An inquiry into children's social care workforce has been launched by the Education Committee.
The committee of MPs, chaired by Rt Hon Robert Halfon MP, will examine what is needed from social work and what social workers need to ensure that children are adequately protected and supported.
Rt Hon Robert Halfon MP, Chair of the Education Committee, said: "Children, young people and their families receive vital support from social workers. Yet children and their families in receipt of social work support are often those who have the worst outcomes.
For example, 14% of looked after children get five good GCSEs, 39% of care leavers are NEET [not in education, employment or training], and one in four women who had a child removed through the family courts is likely to go back to court to have another child removed.
"Reports suggest that children are under increasing pressures as they grow up, facing up to a rise in mental health problems, a rise in knife crime and serious violence, and experiencing a range of challenges in areas such as social media use. We want to explore what social work looks like in 2019 and examine the skills and support that social workers need to keep children and young people safe from harm and to help them grow up to thrive as adults," he added.
The Committee will look at:
- Issues around the capacity of social workers to intervene early to provide support,
- How effectively social workers can access professional development and support,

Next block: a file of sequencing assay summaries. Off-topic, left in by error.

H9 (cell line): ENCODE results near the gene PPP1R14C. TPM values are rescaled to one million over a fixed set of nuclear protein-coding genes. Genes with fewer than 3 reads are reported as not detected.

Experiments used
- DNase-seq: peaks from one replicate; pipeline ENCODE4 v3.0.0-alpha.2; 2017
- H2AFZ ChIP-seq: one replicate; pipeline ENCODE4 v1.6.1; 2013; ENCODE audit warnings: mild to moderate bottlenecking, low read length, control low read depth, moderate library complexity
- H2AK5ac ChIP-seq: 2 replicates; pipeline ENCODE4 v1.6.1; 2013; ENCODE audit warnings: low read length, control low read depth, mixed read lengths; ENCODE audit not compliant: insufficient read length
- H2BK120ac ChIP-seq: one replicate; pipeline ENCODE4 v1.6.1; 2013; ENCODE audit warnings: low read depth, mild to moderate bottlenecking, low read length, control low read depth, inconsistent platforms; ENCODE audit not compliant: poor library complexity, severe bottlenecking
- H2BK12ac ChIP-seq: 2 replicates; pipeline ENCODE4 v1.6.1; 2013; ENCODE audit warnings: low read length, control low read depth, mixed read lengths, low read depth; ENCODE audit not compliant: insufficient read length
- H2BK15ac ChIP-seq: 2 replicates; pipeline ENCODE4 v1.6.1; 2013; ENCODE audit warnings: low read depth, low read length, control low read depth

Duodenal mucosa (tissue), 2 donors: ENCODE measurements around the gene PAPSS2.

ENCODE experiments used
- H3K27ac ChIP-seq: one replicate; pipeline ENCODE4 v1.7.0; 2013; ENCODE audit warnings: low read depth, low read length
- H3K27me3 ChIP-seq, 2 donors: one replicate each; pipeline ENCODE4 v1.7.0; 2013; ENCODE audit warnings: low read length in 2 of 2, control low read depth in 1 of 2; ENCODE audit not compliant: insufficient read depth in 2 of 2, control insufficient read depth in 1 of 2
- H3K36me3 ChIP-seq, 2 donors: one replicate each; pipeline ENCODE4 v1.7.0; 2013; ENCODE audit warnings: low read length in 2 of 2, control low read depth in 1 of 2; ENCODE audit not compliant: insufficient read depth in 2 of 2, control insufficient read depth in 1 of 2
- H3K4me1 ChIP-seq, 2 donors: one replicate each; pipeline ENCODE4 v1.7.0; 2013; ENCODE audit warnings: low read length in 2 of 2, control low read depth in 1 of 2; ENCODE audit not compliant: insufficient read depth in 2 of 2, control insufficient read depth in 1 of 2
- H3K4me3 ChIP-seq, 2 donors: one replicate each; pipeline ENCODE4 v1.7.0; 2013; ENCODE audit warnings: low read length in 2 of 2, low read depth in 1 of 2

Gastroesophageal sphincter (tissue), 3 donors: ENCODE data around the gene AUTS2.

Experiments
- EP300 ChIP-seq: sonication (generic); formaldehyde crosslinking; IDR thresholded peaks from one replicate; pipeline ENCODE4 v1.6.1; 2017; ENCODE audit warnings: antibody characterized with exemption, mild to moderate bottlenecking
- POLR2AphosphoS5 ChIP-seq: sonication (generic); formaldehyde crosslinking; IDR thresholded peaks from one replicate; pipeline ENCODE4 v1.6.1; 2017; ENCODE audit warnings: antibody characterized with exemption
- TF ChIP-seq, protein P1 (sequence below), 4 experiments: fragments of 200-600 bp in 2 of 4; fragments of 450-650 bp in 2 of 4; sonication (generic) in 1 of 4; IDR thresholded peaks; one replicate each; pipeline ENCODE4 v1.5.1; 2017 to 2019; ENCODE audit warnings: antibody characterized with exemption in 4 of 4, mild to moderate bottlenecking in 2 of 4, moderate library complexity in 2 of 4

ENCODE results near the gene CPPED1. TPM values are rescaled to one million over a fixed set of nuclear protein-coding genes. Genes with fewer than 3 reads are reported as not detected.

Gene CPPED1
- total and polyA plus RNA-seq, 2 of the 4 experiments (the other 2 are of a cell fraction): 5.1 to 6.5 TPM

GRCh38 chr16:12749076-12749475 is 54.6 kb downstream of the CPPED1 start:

- How initiatives and reforms to social work training have impacted on the workforce,
- How far social workers are supported to uphold their responsibilities under relevant legislation.
This inquiry, which will build on the committee's previous work on fostering, alternative provision and special educational needs, is likely to pick up on concerns about the impact of time-pressures on social care work, with increasing reports of time not being available to enable social workers to do their work effectively.
It is also likely to focus on issues including the impact of high turnover of staff in some social care departments across the country.
The Committee is inviting written submissions addressing the following questions:
The capacity and ability of social workers to:
- Intervene early to help, support and protect children and their families
- Uphold their responsibilities under relevant legislation
- Access appropriate and meaningful professional development and support; and
- Work with other professionals who play a role in the care of children within the education and health systems
In addition, it is seeking responses on how initiatives and reforms to social work training have impacted on the social work workforce.
"We want all children to have the very best start in life, and social workers play vital roles in keeping families together, children and young people safe and providing much needed support," Robert Halfon concluded.
The deadline for written evidence submissions is Friday 30 August. Send a written submission to the Children’s social care workforce inquiry.
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